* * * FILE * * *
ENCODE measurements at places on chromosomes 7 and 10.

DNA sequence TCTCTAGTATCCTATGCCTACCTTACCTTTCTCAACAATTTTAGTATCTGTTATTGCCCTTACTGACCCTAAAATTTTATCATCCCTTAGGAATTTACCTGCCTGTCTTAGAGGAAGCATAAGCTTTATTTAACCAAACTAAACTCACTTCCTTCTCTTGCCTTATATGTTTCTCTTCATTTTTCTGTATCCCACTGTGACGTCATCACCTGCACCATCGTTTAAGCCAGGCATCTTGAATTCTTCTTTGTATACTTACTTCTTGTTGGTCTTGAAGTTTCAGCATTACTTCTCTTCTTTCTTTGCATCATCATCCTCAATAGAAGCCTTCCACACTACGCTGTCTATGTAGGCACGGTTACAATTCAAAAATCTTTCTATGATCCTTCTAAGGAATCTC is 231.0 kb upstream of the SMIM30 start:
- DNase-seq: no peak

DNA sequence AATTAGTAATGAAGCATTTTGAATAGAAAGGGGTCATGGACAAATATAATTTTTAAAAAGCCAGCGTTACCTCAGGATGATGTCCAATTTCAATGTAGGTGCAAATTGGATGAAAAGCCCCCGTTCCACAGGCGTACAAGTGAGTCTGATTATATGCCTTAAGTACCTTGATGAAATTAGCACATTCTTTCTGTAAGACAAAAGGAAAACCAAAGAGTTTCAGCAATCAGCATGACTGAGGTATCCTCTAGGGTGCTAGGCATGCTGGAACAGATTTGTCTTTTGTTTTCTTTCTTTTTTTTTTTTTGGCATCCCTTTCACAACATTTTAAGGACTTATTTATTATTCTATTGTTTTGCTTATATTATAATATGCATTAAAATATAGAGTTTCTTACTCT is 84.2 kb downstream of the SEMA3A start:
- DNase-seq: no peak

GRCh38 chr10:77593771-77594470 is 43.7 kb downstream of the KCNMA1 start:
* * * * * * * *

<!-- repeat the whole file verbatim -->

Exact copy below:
ENCODE measurements at places on chromosomes 7 and 10.

DNA sequence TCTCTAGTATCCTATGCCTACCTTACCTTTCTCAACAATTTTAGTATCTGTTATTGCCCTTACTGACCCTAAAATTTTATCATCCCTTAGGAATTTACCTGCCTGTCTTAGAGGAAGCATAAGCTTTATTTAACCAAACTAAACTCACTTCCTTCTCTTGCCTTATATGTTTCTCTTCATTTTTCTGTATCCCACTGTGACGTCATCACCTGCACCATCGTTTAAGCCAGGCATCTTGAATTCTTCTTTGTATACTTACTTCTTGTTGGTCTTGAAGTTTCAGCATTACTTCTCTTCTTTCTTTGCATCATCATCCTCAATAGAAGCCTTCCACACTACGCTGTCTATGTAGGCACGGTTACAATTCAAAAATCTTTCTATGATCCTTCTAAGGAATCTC is 231.0 kb upstream of the SMIM30 start:
- DNase-seq: no peak

DNA sequence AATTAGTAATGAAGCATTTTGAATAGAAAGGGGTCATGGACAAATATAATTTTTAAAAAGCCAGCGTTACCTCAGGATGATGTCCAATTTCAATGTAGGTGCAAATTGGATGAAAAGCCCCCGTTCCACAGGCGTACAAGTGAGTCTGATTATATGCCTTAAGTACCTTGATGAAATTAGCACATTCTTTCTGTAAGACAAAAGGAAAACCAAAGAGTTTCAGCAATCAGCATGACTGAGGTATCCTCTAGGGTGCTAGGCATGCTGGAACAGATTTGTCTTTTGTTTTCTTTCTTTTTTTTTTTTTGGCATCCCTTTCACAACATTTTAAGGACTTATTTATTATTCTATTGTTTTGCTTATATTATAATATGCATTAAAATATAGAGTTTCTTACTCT is 84.2 kb downstream of the SEMA3A start:
- DNase-seq: no peak

GRCh38 chr10:77593771-77594470 is 43.7 kb downstream of the KCNMA1 start: